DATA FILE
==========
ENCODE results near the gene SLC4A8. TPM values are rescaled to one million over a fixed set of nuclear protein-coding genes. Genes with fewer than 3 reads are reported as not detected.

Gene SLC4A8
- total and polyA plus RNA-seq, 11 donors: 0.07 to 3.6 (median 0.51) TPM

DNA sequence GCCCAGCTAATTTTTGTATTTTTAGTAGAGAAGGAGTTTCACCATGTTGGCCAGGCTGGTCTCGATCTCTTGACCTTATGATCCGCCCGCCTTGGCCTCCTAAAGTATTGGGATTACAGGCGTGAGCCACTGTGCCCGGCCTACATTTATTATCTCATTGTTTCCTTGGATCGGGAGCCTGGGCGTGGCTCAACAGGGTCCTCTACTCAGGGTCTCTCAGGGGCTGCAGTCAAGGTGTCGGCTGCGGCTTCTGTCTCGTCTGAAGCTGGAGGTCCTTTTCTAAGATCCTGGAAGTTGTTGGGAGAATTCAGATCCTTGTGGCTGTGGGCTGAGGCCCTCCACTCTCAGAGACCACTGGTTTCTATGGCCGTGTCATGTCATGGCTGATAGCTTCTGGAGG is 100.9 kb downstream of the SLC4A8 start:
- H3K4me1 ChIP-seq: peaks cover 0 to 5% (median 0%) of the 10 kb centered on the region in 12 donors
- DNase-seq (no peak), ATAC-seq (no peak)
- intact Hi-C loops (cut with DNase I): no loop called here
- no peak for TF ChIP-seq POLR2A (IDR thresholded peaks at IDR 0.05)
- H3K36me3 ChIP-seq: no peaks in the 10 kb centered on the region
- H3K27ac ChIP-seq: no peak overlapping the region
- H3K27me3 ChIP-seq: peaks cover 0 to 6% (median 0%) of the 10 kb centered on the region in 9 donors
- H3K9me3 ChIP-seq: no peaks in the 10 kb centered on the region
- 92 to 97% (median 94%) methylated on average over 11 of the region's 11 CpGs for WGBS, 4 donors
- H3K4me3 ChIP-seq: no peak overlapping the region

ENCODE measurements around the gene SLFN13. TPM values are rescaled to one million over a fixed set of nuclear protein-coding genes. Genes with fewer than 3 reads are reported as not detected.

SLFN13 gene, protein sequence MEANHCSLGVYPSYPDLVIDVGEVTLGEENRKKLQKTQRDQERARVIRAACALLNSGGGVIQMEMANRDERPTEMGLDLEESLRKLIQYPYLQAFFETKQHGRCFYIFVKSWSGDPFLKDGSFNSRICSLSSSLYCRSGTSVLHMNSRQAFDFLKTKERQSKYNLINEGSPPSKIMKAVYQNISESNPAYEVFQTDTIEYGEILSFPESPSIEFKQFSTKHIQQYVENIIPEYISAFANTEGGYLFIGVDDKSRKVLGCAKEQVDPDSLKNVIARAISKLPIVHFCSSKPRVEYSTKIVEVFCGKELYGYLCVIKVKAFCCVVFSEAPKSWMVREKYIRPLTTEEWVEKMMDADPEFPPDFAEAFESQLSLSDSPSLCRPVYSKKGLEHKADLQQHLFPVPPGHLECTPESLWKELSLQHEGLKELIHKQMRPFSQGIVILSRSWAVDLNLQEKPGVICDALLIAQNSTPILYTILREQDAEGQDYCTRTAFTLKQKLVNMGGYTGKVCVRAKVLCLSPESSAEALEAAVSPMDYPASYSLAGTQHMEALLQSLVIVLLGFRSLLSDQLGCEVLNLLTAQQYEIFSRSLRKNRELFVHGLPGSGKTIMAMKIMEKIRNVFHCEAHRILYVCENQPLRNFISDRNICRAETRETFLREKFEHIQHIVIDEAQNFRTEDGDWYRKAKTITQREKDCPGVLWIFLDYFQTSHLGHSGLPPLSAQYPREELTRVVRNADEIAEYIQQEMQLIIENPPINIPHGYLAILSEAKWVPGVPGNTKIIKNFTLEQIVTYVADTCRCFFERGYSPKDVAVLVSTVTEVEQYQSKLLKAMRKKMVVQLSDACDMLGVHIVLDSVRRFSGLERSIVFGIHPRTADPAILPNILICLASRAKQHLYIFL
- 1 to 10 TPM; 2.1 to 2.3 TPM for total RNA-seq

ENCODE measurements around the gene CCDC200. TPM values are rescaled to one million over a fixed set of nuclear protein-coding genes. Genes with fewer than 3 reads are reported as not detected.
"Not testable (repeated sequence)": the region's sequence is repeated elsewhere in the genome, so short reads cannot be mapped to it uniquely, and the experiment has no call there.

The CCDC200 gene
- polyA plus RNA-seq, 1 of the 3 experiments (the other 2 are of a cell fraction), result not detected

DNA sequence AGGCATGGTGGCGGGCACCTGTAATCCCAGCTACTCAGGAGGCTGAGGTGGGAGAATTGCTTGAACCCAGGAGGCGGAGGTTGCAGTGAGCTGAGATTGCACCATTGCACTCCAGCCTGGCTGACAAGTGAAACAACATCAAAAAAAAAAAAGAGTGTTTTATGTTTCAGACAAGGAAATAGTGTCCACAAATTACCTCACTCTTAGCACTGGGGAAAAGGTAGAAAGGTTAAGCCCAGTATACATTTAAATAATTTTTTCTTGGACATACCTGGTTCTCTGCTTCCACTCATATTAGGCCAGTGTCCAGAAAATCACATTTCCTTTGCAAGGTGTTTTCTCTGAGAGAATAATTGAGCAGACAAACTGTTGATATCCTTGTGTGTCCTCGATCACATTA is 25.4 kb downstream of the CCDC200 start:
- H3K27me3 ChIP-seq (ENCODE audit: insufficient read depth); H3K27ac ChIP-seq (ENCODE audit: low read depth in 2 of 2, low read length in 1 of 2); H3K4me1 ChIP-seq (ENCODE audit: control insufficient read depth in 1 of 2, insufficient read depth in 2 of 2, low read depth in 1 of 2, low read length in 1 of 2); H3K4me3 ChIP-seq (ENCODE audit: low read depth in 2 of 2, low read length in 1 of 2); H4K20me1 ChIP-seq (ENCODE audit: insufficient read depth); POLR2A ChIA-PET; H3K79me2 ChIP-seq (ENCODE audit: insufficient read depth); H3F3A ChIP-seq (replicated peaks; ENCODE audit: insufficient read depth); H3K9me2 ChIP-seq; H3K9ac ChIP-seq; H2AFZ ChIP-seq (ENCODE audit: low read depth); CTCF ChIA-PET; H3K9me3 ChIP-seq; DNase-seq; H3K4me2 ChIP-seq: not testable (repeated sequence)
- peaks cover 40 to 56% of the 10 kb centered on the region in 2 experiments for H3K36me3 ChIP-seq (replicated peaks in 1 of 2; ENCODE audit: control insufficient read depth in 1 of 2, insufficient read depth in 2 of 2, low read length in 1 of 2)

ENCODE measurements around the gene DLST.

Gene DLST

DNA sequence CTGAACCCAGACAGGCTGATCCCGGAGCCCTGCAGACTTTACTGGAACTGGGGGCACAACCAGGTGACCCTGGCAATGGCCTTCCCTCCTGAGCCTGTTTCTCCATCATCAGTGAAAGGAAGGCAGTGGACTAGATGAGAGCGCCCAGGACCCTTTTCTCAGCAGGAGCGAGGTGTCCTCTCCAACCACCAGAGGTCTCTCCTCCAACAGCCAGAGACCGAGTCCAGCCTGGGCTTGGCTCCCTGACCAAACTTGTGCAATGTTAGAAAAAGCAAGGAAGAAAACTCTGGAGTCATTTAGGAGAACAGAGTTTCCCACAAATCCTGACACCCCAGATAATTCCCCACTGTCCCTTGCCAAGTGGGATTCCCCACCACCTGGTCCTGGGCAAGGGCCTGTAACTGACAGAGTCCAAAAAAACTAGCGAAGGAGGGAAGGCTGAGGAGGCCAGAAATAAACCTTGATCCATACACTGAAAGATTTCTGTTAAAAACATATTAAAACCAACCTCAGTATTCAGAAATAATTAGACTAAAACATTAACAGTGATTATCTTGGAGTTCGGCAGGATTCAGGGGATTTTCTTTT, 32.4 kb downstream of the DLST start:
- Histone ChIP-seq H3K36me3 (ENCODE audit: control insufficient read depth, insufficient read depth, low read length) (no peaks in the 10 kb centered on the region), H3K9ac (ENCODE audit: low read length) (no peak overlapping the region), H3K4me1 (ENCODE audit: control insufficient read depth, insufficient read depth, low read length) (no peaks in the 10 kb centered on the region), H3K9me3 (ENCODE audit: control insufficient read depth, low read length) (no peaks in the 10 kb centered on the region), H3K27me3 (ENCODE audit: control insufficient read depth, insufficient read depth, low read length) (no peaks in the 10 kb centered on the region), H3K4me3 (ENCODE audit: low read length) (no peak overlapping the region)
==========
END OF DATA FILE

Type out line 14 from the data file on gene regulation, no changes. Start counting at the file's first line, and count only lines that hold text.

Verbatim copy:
- H3K4me3 ChIP-seq: no peak overlapping the region